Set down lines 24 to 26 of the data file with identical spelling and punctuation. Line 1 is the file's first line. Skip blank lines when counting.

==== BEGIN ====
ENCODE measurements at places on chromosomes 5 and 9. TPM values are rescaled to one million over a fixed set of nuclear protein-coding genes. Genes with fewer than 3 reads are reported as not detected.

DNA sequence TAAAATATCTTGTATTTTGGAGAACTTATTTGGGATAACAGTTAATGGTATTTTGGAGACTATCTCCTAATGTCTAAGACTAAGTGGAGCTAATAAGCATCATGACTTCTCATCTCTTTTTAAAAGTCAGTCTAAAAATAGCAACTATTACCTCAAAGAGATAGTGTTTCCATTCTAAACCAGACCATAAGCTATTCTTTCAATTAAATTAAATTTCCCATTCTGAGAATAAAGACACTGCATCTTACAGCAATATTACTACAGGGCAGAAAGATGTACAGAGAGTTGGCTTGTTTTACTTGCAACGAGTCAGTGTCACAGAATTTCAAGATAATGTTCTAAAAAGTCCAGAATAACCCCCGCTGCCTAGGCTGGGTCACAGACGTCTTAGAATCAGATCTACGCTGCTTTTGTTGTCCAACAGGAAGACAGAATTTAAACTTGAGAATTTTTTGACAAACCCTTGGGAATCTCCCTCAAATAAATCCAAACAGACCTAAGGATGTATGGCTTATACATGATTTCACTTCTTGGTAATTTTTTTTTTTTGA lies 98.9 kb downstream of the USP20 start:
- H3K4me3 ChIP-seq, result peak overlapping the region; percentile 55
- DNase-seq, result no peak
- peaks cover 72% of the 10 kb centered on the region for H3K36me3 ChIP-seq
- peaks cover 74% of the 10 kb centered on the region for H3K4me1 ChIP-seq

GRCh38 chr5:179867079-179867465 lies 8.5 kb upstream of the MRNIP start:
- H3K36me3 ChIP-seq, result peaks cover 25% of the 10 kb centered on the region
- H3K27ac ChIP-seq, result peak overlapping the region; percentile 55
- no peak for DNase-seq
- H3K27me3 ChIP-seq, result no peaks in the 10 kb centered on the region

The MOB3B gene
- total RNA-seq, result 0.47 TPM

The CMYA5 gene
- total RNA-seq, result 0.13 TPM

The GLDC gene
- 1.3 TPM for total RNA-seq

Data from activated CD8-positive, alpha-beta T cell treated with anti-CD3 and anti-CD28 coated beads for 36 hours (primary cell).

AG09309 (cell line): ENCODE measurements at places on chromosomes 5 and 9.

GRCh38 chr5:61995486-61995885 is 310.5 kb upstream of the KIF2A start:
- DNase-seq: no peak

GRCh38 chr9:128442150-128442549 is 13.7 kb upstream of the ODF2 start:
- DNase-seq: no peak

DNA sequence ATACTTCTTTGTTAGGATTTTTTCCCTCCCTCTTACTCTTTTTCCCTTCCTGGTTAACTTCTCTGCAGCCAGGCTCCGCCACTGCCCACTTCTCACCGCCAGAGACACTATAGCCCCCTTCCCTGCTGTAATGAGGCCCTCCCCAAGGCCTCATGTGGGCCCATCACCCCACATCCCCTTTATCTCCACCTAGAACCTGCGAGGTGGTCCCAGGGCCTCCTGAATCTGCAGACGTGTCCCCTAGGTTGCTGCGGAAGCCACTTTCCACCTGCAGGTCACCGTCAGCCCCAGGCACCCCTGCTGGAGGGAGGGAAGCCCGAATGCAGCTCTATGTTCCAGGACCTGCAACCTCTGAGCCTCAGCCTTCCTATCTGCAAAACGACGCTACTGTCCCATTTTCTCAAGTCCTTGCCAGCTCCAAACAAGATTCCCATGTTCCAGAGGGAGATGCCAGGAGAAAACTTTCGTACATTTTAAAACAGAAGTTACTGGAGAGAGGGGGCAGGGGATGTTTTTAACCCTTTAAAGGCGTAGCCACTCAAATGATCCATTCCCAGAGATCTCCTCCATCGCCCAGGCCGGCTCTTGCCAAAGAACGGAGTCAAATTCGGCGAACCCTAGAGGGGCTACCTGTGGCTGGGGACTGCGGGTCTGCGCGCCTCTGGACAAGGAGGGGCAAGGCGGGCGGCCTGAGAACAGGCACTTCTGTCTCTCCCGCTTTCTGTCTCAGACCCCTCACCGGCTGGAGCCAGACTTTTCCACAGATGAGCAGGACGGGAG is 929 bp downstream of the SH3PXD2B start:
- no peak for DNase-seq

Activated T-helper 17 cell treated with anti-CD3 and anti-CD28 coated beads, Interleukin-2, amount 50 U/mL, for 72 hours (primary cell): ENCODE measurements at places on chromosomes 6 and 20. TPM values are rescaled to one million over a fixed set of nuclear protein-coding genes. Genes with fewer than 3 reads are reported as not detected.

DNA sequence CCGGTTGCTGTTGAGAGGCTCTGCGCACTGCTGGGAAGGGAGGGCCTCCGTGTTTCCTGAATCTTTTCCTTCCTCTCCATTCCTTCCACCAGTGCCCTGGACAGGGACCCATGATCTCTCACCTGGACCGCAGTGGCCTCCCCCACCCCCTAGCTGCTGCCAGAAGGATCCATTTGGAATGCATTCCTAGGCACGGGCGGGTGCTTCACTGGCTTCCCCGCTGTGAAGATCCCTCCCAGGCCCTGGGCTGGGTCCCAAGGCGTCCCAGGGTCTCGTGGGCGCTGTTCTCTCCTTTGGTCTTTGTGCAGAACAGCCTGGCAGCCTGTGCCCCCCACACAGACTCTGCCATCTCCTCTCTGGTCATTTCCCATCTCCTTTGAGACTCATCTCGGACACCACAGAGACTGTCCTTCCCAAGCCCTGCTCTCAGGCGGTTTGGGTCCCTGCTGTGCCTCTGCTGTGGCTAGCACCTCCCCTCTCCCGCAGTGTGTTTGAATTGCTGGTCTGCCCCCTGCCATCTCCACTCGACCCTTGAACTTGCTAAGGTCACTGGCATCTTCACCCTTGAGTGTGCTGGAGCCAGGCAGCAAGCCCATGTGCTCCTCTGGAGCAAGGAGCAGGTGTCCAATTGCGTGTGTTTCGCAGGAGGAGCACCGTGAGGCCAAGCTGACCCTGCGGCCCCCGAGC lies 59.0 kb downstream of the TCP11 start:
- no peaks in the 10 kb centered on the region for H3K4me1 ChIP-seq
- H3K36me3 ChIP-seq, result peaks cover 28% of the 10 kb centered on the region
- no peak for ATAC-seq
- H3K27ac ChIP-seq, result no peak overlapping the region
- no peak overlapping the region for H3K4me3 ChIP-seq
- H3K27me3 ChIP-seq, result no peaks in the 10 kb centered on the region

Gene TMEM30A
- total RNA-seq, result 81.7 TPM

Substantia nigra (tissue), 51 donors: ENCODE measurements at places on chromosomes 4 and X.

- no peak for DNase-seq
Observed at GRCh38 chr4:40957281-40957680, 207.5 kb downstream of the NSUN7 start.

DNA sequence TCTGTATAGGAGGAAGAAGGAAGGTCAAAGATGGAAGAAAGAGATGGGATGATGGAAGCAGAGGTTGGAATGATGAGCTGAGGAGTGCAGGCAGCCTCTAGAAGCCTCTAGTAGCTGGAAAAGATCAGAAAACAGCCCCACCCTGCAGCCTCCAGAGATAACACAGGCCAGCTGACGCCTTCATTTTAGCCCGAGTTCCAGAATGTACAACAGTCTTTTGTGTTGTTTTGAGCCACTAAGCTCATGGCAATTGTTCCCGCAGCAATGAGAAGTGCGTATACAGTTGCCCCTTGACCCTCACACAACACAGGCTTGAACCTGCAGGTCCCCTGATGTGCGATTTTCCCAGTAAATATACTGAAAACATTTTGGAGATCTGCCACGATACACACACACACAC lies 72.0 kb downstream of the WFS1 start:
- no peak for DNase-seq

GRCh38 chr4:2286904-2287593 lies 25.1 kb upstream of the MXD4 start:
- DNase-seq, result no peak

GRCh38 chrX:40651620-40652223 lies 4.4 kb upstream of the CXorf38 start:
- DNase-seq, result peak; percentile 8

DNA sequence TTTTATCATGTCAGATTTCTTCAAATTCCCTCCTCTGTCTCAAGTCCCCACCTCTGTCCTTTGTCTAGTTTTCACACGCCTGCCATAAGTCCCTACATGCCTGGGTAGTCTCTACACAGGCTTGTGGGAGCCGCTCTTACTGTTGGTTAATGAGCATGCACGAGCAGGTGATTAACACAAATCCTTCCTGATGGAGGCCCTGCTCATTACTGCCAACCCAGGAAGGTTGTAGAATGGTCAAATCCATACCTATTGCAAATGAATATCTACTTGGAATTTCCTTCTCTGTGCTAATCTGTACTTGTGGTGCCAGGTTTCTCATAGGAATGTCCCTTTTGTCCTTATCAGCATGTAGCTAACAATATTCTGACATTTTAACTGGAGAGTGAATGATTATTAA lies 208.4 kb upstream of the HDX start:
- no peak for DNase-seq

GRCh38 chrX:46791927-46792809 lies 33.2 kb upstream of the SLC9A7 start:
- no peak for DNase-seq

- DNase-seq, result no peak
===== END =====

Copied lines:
DNA sequence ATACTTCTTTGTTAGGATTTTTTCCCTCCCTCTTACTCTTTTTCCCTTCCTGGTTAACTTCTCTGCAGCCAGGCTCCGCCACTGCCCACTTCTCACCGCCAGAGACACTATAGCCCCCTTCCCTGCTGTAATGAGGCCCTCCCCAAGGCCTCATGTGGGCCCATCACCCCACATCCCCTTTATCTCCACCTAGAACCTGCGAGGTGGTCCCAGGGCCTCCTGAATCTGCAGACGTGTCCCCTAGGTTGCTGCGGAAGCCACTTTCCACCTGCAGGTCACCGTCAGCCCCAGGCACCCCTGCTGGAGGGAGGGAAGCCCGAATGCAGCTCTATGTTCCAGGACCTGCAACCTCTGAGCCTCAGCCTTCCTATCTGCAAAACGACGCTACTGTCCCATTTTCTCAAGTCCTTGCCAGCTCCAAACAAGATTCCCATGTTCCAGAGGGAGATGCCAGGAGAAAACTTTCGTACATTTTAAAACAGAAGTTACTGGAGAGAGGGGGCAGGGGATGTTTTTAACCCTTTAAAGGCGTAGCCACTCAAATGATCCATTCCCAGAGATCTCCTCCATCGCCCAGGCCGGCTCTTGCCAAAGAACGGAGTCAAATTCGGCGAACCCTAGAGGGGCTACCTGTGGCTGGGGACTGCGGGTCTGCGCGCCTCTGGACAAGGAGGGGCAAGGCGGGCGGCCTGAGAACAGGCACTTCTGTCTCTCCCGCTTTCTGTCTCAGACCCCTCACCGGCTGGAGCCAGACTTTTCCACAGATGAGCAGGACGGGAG is 929 bp downstream of the SH3PXD2B start:
- no peak for DNase-seq

Activated T-helper 17 cell treated with anti-CD3 and anti-CD28 coated beads, Interleukin-2, amount 50 U/mL, for 72 hours (primary cell): ENCODE measurements at places on chromosomes 6 and 20. TPM values are rescaled to one million over a fixed set of nuclear protein-coding genes. Genes with fewer than 3 reads are reported as not detected.